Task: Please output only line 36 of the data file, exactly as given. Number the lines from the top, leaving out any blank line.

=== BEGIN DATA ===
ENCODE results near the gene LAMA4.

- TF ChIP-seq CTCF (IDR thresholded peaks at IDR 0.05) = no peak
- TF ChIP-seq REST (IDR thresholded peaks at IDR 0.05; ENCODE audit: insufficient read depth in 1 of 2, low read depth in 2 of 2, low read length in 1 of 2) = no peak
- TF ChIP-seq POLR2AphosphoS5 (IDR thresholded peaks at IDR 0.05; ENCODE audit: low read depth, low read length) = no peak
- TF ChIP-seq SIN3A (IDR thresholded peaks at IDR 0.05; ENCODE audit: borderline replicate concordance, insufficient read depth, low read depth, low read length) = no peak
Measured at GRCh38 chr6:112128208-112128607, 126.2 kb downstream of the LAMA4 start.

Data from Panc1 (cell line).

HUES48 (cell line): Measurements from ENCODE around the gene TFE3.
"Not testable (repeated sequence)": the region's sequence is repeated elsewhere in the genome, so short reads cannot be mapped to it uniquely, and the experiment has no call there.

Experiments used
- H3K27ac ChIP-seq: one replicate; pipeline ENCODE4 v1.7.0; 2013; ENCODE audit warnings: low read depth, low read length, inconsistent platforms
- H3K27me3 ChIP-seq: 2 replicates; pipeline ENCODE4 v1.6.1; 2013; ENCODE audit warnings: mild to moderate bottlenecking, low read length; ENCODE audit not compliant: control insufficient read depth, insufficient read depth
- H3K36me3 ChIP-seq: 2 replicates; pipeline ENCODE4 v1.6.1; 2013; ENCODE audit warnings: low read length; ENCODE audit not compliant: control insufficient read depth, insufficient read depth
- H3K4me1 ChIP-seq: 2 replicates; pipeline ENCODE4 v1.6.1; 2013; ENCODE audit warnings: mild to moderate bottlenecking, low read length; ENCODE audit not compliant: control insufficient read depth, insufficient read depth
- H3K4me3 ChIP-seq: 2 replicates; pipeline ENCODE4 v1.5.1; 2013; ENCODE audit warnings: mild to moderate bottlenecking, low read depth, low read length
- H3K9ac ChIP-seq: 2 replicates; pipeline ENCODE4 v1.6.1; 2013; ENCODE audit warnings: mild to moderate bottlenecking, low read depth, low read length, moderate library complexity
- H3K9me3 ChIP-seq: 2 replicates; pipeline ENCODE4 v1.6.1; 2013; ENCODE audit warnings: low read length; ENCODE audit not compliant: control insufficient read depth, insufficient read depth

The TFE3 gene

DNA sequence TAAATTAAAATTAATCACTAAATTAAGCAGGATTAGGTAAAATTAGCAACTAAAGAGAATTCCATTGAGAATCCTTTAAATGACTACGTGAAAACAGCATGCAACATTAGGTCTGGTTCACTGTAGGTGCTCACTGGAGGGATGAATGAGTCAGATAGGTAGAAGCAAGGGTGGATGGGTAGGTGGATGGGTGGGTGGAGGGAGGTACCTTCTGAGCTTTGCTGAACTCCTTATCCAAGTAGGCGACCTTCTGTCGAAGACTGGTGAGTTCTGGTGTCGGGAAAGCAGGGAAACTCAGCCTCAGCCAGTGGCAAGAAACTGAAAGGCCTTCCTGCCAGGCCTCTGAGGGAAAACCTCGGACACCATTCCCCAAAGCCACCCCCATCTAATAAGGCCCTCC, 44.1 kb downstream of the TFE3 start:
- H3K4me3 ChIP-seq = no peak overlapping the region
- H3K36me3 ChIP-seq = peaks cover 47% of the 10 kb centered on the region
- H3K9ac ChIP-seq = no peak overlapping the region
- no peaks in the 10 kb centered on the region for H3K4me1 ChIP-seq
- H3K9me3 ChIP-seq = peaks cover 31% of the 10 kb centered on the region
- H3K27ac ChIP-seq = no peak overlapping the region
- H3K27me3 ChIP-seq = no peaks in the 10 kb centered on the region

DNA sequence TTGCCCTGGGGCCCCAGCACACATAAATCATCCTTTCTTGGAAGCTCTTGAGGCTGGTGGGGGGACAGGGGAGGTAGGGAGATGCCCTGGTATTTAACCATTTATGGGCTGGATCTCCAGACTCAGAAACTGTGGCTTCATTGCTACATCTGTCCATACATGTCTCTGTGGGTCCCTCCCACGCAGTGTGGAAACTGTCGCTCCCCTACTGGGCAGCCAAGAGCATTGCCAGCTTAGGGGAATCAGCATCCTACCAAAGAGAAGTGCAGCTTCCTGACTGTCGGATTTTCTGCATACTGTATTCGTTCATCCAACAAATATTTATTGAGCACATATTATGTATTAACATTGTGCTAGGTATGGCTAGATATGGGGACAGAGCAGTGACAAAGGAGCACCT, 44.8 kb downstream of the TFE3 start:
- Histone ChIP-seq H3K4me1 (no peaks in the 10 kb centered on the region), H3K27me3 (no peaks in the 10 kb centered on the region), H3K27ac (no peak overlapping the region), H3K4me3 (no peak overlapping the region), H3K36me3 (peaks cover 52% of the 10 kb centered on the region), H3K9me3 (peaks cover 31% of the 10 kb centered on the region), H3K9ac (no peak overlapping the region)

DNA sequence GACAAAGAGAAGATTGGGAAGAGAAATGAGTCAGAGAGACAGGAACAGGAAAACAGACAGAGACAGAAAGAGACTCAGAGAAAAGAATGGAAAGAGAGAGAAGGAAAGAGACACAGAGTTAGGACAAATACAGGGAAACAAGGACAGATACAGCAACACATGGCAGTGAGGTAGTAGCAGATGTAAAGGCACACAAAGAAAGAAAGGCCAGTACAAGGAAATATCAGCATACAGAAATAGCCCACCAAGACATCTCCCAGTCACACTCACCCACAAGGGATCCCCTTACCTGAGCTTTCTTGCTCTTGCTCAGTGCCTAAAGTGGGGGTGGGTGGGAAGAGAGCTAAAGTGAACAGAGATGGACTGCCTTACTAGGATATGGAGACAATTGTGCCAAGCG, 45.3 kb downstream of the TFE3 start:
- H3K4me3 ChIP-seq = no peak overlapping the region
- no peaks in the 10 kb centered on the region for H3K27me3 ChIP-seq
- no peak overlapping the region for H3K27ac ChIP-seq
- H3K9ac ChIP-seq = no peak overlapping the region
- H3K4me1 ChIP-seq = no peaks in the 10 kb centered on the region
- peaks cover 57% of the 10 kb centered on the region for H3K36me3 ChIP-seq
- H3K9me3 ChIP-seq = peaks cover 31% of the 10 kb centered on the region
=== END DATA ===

- H3K9me3 ChIP-seq = peaks cover 31% of the 10 kb centered on the region